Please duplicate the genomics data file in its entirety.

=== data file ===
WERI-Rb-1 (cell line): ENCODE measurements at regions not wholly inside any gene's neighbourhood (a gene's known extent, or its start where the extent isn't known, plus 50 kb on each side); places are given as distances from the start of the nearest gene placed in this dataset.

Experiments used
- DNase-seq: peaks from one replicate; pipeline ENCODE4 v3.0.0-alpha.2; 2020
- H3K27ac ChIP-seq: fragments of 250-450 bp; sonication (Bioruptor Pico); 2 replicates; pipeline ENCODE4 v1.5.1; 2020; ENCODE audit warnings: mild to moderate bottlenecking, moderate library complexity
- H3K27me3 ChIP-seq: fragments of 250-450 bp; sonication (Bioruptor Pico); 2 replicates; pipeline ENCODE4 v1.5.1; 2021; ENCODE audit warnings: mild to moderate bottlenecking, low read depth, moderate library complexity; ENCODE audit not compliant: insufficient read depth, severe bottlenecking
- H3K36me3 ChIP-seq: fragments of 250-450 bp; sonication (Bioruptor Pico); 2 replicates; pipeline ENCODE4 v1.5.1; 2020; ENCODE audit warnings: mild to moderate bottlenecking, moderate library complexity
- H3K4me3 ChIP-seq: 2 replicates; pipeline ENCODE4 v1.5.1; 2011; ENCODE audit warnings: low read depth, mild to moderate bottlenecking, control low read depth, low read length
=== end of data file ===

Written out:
WERI-Rb-1 (cell line): ENCODE measurements at regions not wholly inside any gene's neighbourhood (a gene's known extent, or its start where the extent isn't known, plus 50 kb on each side); places are given as distances from the start of the nearest gene placed in this dataset.

Experiments used
- DNase-seq: peaks from one replicate; pipeline ENCODE4 v3.0.0-alpha.2; 2020
- H3K27ac ChIP-seq: fragments of 250-450 bp; sonication (Bioruptor Pico); 2 replicates; pipeline ENCODE4 v1.5.1; 2020; ENCODE audit warnings: mild to moderate bottlenecking, moderate library complexity
- H3K27me3 ChIP-seq: fragments of 250-450 bp; sonication (Bioruptor Pico); 2 replicates; pipeline ENCODE4 v1.5.1; 2021; ENCODE audit warnings: mild to moderate bottlenecking, low read depth, moderate library complexity; ENCODE audit not compliant: insufficient read depth, severe bottlenecking
- H3K36me3 ChIP-seq: fragments of 250-450 bp; sonication (Bioruptor Pico); 2 replicates; pipeline ENCODE4 v1.5.1; 2020; ENCODE audit warnings: mild to moderate bottlenecking, moderate library complexity
- H3K4me3 ChIP-seq: 2 replicates; pipeline ENCODE4 v1.5.1; 2011; ENCODE audit warnings: low read depth, mild to moderate bottlenecking, control low read depth, low read length